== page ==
Who Really Knows Best?

Specialty Pharmacy Times, July/August 2013, Volume 4, Issue 4

Why are limited distribution networks found only in the United States? Does pharma know best?

Why are limited distribution networks found only in the United States? Does pharma know best?

DISTRIBUTION NETWORKS

You have heard the saying “Mother Knows Best” but did you know that pharmaceutical manufacturers think “Pharma Knows Best”? A child can be raised, educated in undergraduate studies, advance in post graduate studies, and even can become “Commander and Chief of the richest, most powerful country in the world,” but according to pharma must use a limited distribution network (to access medication) for their own good. Really?

In a country that was built on the fundamental principle of “freedom,” do you really expect that our founding fathers wanted to exclude our health care from this freedom? Should we really believe that a pharmaceutical manufacturer wants to limit access, control supply and distribution, change the reimbursement formula used by CMS and Medicaid—all in the name of helping patients because they can’t help themselves?

When you think of all these questions you can’t help but ask “Why?” Why is it so important to limit the distribution of brand name medications only? What happens to these distribution networks once a medication loses its patent? Why is an oral oncolytic used to treat cancer viewed differently from an oral medication used to treat atrial fibrillation? Why is an injectable medication used for ulcerative colitis categorized differently from insulin injected by a diabetic? Why are limited distribution networks found only in the United States?

These networks are not selling vintage Patek watches, so when you peel the onion back, the one obvious factor for these networks and their “limitations” is the cost. A limited-distribution oral oncolytic have a wide range of pricing, that is, it can go from a wholesale acquisition cost (WAC) of $4500/month (at launch) to a WAC of more than $10,000/month within a 4-year period.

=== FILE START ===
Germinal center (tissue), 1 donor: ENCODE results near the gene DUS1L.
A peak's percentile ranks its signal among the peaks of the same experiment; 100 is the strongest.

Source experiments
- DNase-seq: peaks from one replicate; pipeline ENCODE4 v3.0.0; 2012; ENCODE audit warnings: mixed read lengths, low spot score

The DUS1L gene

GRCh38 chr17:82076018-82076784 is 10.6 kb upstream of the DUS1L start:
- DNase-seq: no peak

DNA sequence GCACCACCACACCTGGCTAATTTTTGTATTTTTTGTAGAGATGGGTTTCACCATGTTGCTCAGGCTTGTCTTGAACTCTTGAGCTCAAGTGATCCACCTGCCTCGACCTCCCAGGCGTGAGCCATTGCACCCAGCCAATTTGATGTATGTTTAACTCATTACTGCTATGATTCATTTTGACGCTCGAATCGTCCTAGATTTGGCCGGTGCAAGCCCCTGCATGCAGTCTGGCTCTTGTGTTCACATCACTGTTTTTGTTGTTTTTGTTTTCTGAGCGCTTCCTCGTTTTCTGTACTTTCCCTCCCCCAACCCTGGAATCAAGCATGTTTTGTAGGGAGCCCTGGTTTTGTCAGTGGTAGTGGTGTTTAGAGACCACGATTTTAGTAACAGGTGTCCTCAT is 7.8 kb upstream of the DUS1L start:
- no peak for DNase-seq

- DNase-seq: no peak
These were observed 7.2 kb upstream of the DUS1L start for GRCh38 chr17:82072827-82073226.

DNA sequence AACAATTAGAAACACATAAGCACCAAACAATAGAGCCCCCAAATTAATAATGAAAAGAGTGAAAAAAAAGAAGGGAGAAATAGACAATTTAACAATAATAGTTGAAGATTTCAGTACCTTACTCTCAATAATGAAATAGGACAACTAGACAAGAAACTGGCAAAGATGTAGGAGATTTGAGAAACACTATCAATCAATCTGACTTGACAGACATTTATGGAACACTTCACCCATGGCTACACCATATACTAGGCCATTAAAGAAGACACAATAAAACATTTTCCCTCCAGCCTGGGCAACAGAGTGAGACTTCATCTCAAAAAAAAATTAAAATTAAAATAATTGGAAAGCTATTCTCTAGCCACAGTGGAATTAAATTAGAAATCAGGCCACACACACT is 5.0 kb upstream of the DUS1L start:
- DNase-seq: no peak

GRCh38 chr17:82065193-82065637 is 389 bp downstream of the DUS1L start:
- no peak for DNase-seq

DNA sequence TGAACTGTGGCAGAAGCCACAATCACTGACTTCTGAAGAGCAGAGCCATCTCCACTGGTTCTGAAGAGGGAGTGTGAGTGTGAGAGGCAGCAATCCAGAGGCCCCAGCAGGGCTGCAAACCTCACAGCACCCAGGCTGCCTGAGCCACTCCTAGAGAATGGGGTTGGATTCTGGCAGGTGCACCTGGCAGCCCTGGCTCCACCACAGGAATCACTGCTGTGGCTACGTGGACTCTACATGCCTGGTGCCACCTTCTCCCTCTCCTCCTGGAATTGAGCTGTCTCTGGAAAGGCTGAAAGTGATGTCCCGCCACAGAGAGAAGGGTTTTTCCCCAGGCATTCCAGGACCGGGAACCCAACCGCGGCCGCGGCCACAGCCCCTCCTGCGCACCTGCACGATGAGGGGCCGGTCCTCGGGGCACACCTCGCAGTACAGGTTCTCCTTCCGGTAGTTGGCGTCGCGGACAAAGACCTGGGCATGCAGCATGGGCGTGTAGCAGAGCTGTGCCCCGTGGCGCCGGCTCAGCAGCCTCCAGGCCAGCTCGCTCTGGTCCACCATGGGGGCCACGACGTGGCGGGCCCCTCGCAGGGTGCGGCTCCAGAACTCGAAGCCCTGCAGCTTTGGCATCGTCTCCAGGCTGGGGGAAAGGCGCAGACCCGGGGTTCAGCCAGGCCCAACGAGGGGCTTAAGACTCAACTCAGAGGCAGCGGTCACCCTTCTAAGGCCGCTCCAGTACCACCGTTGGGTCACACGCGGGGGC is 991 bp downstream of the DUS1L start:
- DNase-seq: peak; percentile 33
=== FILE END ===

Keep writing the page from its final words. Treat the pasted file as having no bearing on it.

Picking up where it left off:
With universal health care right around the corner and the United States government being the largest payer of health care, a concerned citizen should worry about allowing these networks to continue and who is going to fund them. How can Congress, knowing we are facing the largest deficit of all time, not be concerned? Pharma spends more money than any other lobbyist group in Washington to defend their industry. But we cannot forget that our government receives its revenue from taxpayers, all of Congress is elected, and all of us make up the government!

As a businessman, I can see the importance of manufacturers wanting to limit distribution and control pricing over a patented lifespan of a medication. But since I am a pharmacist first and a businessman second, I am a staunch advocate for my patients and the outcomes they receive from medication. I want to treat all our patients with the same dignity, respect, and care regardless of whether their prescription order is for a $4 generic or a $10,000 brand name cancer medication.

I want to believe that all practitioners have the simple, common value of wanting to help people. Why else get into health care? I am very fortunate in never having to answer to shareholders or any equity board that would influence or compromise any decision affecting patient care. These limited distribution networks are not in the patient’s best interest, they delay access, they do not address patients living in skilled nursing facilities under Medicare Part A benefits, and they restrict patient freedom.

Health care should be simple. Our government and other payers should allow access to all patients and any willing provider, while ensuring strict standards for all providers to optimize the best possible care. Manufacturers should concentrate their efforts of drug development, allowing their scientists to develop life-changing and/or life-saving medications that will help patients all over the world devastated by disease and illness.

Specialty pharmacies should continue to provide ancillary services and programs to help patients receive reimbursement assistance, manage side effects, and maximize compliance and adherence. These services should be offered to our physician partners in the front line of health care and ultimately to our patients, who really know best!

About the Author

Nicholas Karalis, RPh, is president of the board at Community Specialty Pharmacy Network and a pharmacist with Elwyn Specialty Care.